Occurrence Of Foodborne Bacterial Pathogens In Smoked Fish At Retail Level In Jos, Nigeria
Sixty five (65) smoked fish samples (30 catfish and 35 Tilapia) were obtained form three retail market locations in Jos South, Nigeria, and screened for foodborne bacterial pathogens. Potential human pathogens were isolated from all the samples studied through culture, growth characteristics, morphological, physiological and biochemical reaction of substrates and enzyme activities. Organisms isolated include Staphylococcus aureus, 29 (44.6%), Listeria monocytogenes 6 (9.2%), Pseudomonas aeruginosa 7 (10.7%), Proteus mirabilis 5 (7.7%), Escherichia coli 1 (1.5%), Bacillus cereus 2 (3%) and Yeast cells 10 (15.4%). However, there were no significant differences (P>0.05) in the occurrence of the isolates and the markets sampled. This study reveals that smoked fish sold on the retail market in Jos, Nigeria could be a potential source of foodborne bacterial pathogens if not properly handled. Improvements in processing and handling are required, and the need for foodborne bacterial disease surveillance is indicated.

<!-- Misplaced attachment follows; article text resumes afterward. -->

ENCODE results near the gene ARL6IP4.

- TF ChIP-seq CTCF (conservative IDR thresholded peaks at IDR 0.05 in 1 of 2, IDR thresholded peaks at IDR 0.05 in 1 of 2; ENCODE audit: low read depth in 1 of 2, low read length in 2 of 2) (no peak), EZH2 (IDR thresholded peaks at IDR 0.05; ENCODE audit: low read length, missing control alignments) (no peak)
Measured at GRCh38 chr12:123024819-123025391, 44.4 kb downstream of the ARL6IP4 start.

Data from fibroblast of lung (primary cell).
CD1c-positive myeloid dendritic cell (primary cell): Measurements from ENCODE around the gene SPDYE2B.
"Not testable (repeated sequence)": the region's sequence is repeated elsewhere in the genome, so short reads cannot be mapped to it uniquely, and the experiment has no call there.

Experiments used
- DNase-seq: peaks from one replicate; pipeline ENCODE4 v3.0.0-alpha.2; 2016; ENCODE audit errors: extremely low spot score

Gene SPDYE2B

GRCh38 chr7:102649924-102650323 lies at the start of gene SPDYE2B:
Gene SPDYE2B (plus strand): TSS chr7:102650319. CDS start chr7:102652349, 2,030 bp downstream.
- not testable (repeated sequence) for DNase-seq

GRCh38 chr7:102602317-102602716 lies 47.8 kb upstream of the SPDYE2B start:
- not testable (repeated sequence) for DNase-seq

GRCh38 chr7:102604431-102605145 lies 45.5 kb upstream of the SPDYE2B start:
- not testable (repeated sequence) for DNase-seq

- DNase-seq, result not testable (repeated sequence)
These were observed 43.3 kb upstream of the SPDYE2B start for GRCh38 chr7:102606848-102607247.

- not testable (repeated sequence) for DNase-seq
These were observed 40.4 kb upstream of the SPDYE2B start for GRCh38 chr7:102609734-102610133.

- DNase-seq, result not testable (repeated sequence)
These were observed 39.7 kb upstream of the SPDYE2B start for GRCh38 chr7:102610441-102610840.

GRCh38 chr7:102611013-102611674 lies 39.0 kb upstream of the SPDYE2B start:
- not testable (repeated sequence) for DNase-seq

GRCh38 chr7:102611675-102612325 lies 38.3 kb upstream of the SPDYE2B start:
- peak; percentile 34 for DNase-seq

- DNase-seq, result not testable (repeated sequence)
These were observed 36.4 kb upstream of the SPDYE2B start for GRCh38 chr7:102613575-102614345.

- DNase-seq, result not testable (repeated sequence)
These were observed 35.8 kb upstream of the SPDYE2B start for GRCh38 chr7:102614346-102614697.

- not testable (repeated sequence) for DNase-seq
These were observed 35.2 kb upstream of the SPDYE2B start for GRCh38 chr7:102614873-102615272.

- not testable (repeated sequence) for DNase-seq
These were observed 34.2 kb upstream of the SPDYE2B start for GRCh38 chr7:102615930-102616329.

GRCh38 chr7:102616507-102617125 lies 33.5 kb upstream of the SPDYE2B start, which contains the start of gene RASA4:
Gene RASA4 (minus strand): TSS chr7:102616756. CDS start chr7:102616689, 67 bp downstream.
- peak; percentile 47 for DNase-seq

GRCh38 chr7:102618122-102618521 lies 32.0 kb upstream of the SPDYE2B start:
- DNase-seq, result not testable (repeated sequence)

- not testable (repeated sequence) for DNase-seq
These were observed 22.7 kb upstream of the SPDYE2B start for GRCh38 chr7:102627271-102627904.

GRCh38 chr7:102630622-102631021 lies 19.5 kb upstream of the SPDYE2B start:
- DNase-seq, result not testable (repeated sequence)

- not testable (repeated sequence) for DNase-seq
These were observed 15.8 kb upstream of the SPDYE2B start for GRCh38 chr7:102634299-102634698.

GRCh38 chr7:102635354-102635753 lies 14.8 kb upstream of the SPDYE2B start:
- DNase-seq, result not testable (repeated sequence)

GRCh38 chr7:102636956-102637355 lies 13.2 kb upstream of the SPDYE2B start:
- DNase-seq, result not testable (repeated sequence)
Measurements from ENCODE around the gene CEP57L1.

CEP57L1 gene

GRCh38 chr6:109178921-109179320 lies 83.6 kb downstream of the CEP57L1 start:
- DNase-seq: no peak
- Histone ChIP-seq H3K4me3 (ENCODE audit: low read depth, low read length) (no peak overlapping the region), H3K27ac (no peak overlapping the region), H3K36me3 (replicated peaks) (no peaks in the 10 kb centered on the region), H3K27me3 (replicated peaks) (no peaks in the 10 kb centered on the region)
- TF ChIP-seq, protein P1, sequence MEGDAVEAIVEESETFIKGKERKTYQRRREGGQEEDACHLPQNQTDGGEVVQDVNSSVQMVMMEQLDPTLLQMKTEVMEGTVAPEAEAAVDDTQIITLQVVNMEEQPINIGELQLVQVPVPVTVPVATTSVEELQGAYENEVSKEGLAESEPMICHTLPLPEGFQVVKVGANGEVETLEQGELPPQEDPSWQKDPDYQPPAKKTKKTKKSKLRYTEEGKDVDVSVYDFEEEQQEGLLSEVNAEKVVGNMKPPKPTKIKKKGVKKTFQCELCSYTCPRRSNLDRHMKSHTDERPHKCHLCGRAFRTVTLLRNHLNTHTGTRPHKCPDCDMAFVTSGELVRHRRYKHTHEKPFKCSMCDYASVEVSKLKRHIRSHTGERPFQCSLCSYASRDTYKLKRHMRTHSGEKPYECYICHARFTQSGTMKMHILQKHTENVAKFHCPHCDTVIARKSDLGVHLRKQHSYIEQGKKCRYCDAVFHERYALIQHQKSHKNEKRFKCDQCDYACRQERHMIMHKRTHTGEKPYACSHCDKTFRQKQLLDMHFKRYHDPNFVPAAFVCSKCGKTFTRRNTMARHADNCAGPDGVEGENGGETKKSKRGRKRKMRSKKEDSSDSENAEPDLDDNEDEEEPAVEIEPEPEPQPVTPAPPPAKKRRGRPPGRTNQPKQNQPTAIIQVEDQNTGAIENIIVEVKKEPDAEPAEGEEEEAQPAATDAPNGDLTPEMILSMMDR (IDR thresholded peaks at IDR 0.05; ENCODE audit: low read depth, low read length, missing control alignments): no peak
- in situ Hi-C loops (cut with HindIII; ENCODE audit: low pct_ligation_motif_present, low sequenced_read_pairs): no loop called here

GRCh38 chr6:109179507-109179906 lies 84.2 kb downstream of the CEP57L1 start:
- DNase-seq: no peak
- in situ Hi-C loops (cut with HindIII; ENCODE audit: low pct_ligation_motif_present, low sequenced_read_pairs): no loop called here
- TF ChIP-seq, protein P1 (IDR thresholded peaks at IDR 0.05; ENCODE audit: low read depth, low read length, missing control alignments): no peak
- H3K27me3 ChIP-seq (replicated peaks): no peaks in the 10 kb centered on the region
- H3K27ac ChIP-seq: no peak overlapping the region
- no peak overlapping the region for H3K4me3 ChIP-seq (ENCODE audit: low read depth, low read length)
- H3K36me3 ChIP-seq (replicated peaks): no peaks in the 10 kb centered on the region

Keywords: Foodborne, Bacterial pathogens, Smoked fish, Retail, Nigeria.
Nigerian Veterinary Journal Vol. 28 (1) 2007 pp. 21-26